1

My server is being flooded until apache becomes non-responsive, and I need some help finding and blocking the responsible IP address(es).

Normally, I don't have more than 150 connections. Now I have thousands:

netstat -nat | awk '{print $6}' | sort | uniq -c | sort -n
      1 established)
      1 Foreign
     13 LAST_ACK
     20 CLOSING
     30 SYN_RECV
     41 LISTEN
     44 FIN_WAIT1
     74 FIN_WAIT2
     77 CLOSE_WAIT
    273 ESTABLISHED
   1960 TIME_WAIT

MRTG graph clearly shows the normal connections until the attack begins: MRTG

This is the result of counting connections per IP (end of list only):

netstat -atun | awk '{print $5}' | cut -d: -f1 | sed -e '/^$/d' |sort | uniq -c | sort -n
  5 4.59.90.216
  5 4.59.90.222
  5 4.59.90.237
  5 4.59.90.242
  5 74.125.26.95
  6 186.158.143.202
  6 216.58.219.162
  6 4.59.90.251
  7 104.24.5.60
  7 216.58.192.66
  7 4.59.90.212
  7 4.59.90.231
  7 4.59.90.241
  9 216.58.192.98
 10 189.177.214.89
 10 23.10.101.162
 11 4.59.90.226
 12 85.94.197.200
 25 216.58.219.66
 31 216.58.219.130
 40 0.0.0.0
 86 83.101.136.42
1026 10.0.0.2

The last one is the server's IP, I have not idea why it's shown. Thanks.

2
  • You should find out why it's shown. – Michael Hampton Mar 9 '17 at 17:22
  • The fact that your server IP address is included there means that something in your server code causes those connections to your server. Since you don't show port numbers in your question, it can be anything on your server. Start by looking at port numbers and figure out why those connections appear. – Tero Kilkanen Mar 9 '17 at 22:21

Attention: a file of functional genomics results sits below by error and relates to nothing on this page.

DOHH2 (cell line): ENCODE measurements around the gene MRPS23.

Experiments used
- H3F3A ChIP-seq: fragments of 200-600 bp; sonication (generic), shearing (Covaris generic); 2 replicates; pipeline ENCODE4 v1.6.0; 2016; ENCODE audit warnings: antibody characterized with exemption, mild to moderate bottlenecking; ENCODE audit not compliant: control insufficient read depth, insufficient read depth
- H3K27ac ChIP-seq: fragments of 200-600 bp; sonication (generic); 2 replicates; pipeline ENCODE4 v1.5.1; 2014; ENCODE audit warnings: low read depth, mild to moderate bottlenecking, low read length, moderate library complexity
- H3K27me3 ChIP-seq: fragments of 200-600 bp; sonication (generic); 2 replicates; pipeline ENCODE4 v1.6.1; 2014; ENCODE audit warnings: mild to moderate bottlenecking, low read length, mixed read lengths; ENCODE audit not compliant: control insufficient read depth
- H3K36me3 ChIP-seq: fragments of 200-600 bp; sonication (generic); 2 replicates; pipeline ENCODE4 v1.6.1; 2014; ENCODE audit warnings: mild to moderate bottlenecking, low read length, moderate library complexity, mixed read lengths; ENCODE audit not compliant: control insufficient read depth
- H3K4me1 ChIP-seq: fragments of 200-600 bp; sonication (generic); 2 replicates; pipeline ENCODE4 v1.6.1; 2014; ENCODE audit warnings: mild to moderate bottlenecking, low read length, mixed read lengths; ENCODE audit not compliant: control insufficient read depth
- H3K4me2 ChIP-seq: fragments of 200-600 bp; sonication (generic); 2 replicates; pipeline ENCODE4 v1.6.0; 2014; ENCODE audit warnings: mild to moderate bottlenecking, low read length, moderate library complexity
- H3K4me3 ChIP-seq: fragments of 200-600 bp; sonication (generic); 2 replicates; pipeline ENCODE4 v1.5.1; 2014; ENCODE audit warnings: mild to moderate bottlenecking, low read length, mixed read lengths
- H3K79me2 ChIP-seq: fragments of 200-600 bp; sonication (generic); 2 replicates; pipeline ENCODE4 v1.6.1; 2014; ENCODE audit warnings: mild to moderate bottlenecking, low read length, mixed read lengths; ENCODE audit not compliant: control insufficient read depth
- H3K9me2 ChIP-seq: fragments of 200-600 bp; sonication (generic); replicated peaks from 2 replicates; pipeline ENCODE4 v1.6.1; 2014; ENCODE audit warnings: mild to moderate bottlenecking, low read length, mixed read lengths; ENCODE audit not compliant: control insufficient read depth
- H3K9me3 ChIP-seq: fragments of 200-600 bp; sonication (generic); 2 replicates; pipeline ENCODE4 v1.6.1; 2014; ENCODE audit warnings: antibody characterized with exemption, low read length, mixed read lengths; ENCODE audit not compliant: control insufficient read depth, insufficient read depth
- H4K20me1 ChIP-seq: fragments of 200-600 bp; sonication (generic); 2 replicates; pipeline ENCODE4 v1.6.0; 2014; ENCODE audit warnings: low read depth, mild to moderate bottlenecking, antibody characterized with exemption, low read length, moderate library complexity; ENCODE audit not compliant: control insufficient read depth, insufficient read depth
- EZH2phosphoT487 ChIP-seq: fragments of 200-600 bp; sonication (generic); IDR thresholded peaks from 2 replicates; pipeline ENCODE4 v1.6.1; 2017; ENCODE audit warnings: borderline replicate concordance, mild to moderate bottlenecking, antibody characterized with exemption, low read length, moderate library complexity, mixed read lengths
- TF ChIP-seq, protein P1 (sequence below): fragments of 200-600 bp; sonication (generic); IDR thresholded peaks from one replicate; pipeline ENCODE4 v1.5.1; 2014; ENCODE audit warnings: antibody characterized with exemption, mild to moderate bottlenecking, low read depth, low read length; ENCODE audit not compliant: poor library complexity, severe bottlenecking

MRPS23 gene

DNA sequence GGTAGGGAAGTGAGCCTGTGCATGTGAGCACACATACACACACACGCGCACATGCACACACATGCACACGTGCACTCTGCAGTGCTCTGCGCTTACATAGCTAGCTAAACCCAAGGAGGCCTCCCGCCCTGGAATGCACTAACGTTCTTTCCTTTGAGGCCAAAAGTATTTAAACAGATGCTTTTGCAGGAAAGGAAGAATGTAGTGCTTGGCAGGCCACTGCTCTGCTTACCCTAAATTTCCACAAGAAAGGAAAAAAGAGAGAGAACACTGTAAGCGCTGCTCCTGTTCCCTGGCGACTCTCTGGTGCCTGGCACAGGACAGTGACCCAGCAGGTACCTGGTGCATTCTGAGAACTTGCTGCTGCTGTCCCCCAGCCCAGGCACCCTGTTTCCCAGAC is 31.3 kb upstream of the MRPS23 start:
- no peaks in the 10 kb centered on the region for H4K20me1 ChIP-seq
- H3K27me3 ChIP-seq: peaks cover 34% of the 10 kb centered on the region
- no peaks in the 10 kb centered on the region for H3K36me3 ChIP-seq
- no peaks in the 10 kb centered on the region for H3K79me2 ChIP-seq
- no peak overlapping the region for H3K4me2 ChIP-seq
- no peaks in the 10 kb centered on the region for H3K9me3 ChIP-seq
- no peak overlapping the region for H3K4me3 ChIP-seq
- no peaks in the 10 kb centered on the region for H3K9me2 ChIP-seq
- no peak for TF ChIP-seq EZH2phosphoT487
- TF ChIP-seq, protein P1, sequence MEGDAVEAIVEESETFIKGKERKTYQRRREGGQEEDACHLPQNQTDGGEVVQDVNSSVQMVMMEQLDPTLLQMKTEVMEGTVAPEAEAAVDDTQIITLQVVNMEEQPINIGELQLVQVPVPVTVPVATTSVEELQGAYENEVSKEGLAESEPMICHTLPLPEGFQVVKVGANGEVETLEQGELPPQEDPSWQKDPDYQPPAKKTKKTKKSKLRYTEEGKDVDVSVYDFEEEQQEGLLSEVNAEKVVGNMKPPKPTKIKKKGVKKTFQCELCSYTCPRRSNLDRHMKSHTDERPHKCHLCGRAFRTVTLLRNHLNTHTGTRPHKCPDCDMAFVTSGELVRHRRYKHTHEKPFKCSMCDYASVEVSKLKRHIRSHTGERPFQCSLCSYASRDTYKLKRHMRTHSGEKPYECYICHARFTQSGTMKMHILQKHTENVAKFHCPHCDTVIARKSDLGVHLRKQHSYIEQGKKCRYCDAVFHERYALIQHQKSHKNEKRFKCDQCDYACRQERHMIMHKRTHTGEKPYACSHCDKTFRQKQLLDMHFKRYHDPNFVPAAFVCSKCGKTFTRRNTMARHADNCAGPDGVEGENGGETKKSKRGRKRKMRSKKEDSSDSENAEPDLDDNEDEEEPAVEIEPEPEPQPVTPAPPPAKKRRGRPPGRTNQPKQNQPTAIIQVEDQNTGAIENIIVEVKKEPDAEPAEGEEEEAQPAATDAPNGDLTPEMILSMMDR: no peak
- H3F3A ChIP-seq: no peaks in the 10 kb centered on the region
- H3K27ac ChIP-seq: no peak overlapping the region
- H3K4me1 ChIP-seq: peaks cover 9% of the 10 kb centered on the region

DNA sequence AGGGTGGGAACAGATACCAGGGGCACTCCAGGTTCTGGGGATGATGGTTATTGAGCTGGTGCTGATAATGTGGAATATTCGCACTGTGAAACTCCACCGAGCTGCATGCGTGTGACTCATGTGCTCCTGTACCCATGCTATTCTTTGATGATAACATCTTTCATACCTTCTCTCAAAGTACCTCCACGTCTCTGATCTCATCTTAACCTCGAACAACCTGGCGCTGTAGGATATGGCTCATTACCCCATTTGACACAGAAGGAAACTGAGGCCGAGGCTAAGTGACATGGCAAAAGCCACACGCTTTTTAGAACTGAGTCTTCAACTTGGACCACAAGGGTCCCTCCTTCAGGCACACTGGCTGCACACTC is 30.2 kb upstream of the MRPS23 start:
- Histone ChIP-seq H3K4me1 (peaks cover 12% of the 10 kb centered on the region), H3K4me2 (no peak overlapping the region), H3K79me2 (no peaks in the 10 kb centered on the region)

3

One thing you could try to limit the impact of the connections on apache is limiting them.

There are a few ways of doing this, but one way could be:

iptables -A INPUT -p tcp --dport 80 -i eth0 -m state --state NEW -m recent --set
iptables -A INPUT -p tcp --dport 80 -i eth0 -m state --state NEW -m recent --update --seconds 600 --hitcount 5 -j DROP

That would allow 5 new connections to port 80 per source IP within 10 minutes, which may help buy you some time to dig further. If the issue is hitting more than just apache, you might consider applying it to all TCP connections - but I would also suggest you add an exception for your SSH connection in that case.

Possibly worth looking into if you haven't is fail2ban, which you can configure to look at your apache logs, and block hosts based on certain criteria.

I am not sure I would recommend deploying that right now (the potential for something to go wrong seems a bit high), but it would be worth putting on the list of potential solutions in the longer term.

In passing: all of this is assuming the issue is Apache's responsiveness/load, not the load on your internet connection.

If your entire uplink is getting saturated, then there isn't much you can do on your host, since the issue is further up than that.

If you are cloud-based, maybe worth seeing what options exist. If you are not, maybe worth seeing if a CDN/DDoS protection company (cloudflare springs to mind, but I can't speak for their services) could help.

I would also tend to want to find out what your machine is doing with all those connections - netstat -ptn might be of some assistance

Beyond that, you could see if iftop or iptraf help you get a bit more insight into what is going on. See also https://stackoverflow.com/questions/368002/network-usage-top-htop-on-linux

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